Over the last few weeks and months I have been hugely inspired by our CWI comrades in South Africa. With the launch of the WASP the Workers and Socialist Party in South Africa shows what can be achieved with very small resources and numbers of comrades on the ground. The launch of the Workers & Socialist Party was the direct outcome of the struggles of the mineworkers of South Africa throughout the course of last year. With thanks to Democratic Socialist Movement (CWI in South Africa) reporters The Marikana massacre, where police armed with automatic weapons opened fire and killed 34 striking miners, was a watershed in post-Apartheid South Africa. Echoing this, one headline covering the launch read “born in post-Marikana anger, Workers & Socialist Party enters SA politics”. The most significant feature of the 2012 mineworkers’ strikes was the organisation of independent rank-and-file led strike committees outside of the existing unions and bargaining mechanisms. Across the country – in the platinum belt, the gold fields and elsewhere – shaft after shaft created their own organisation and pushed forward a new militant leadership. The National Union of Mineworkers (NUM) which had collaborated with the mine bosses were evicted at a stroke. On the initiative of the Democratic Socialist Movement (DSM, CWI South Africa) these shaft-based committees organised first across the mining heartland of Rustenburg and then into a national mineworkers strike committee. The ANC government and their Tripartite Alliance partners – the South African Communist Party (SACP) and the Congress of South African Trade Unions (Cosatu) of which NUM is the largest affiliate – refused to support the mineworkers. Not only was support refused but the mineworkers were vilified and demonised by the very organisations that claim to represent them. There is no doubt that in their campaign against the mineworkers’ independent strike committees the groundwork for the Marikana massacre was laid. The recognition by the mineworkers that they stood alone and without a political voice was decisive in the emergence of WASP. The mining industry is the mainstay of the SA economy and the mineworkers the backbone of the working class, but it is not just here that the class struggle rages intensely. The farmworkers of the Western Cape have risen up in several waves from late 2012 to demand higher wages. They followed the model established by the mineworkers and moved to organise independent strike committees and they too forced concessions from the government and the big business farmers. In community after community, service delivery protests are held daily, in demand of roads, sanitation, electricity and water. In Sasolburg, the community exploded in a mass movement against attempts to cut funding even further. In the public sector, under the pressure of a growing budget deficit, mighty battles over pay and outsourcing loom. This is the South Africa that the ANC governs. Raised to power on the backs of the mass workers struggles up to 1994, its support had already eroded before Marikana for its failure to satisfy the aspirations of the masses. Now, in the aftermath of Marikana, and mired in corruption, it has lost whole swathes of its ‘traditional base’ amongst the working class and poor masses. Cosatu is riven with division and the process of disintegration is progressing. Workers are not allowing the slavish support for the Tripartite Alliance by the Cosatu leadership to hold back their struggles. New independent unions are being created and discontent amongst Cosatu rank-and-file and shop stewards is simmering. Against this background, and with a continuing widespread support for socialism amongst the masses, the Workers & Socialist Party has emerged. The launch event and the aftermath have given a clear indication of how WASP has emerged organically from the conclusions workers have drawn from the betrayals of the ANC and the recent experience of struggle. As one of the speakers at the launch, a workers’ committee member from the Carletonville gold mines south of Johannesburg said: “This is the time to build and prepare to fight… During the strike we saw the NUM, Cosatu, the ANC and SACP – none of them came to defend us. Instead they attacked us. It was the DSM alone that came to us when we were on the mountain, and stayed there with us to fight.” The mineworkers embrace WASP as “our” party. It was in these terms that delegates from different mines pledged their support at the launch. Speakers included workers’ delegates from Klerksdorp Uranium, Kumba Iron Ore, Bokoni Platinum, Gold Fields KDC, Harmony Gold, the Mpumalanga coal mines and Anglo Gold Ashanti. As the launch was broadcast on TV, a mineworkers leader from a mine that was unable to attend the launch phoned to report that dozens of workers had turned up at his office demanding to know: “how do we join OUR party?!” The president and executive members of the new National Transport & Allied Workers Union (NATAWU) attended and spoke from the top table. NATAWU is a left-split from the Cosatu-affiliated SATAWU transport union and is already out-stripping them in membership because of their willingness to decisively lead struggle in a series of strikes in the transport sector over recent weeks. The turnout at the launch far exceeded expectations. Pretoria/Tshwane is outside of the mining heartlands. The bulk of the 600-strong audience were Tshwane Municipality workers who, alongside the DSM, waged a struggle against dismissal and won. Hundreds walked miles in order to attend the launch of THEIR party. Already WASP is establishing itself as a party of struggle that can win victories. Students and young people also travelled from far to attend the launch. As Elmond Magedi, a DSM activist and initiator of the new Socialist Youth Movement that is being formed, said in his speech at the launch, young people are at hit by the hardest blows of a system in crisis – mass unemployment, a dysfunctional education system, rape and violence – and have a key role to play in building WASP to fight for a socialist future. And it is not just in South Africa that WASP is making waves. A teacher from Namibia – a member of the teachers’ worker committee – travelled days to attend the launch, despite the death of his son days earlier. Since the launch WASP has been contacted by, amongst others, a group of farmworkers and a group of health workers asking to join and help build WASP. Big business and the capitalist class in SA recognise the discontent amongst the working class and the vacuum that exists and are scrambling desperately to renew the credibility of their system by promoting “new” faces in the ANC, the neo-liberal Democratic Alliance and now also the newly announced Agang, led by one of Africa’s richest women capitalists, Mamphela Ramphele. WASP will sting the hopes of rallying any substantial mass around such attempts. While the ruling class has mostly responded with deafening silence, the few attempts at discrediting WASP by bourgeois analysts nevertheless reflect their warranted unease. The working class response is off to a good start with the launch. A worker from the Sishen Kumba Iron Ore mine in the Northern Cape summed up the mood in his speech – “We are so fortunate to be here today to launch our organisation which is we must build into a force to fight for us. Now we must go back to all shafts and build.”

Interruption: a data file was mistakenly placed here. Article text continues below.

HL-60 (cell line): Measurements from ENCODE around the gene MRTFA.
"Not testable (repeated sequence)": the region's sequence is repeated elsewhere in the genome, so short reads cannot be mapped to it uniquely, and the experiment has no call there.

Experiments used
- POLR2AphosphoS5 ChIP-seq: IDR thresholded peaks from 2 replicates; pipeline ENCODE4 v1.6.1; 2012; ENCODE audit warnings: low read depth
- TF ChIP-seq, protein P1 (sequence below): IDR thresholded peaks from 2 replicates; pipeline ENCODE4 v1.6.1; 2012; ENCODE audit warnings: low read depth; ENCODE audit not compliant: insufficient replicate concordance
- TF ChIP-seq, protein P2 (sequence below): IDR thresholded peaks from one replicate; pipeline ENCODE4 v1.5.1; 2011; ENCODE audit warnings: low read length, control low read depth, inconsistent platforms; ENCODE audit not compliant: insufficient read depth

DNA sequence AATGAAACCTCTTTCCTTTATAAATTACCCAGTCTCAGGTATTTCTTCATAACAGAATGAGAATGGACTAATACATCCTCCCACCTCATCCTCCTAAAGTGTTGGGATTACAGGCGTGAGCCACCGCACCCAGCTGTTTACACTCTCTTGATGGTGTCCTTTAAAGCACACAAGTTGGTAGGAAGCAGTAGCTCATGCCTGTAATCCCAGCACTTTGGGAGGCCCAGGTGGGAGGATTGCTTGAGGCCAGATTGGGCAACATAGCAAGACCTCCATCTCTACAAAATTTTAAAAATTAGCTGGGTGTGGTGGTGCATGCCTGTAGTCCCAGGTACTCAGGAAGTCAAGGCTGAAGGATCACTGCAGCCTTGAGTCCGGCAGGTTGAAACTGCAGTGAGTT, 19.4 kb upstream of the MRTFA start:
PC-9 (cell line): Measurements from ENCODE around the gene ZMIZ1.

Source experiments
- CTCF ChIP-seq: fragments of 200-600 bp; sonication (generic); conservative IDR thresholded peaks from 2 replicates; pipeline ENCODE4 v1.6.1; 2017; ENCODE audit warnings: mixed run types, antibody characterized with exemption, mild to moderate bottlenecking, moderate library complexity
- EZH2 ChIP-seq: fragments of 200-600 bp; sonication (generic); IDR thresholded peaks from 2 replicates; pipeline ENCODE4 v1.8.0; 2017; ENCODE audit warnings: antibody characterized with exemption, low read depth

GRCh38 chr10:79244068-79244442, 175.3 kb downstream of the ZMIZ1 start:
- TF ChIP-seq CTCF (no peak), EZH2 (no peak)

Friday, 29 March 2013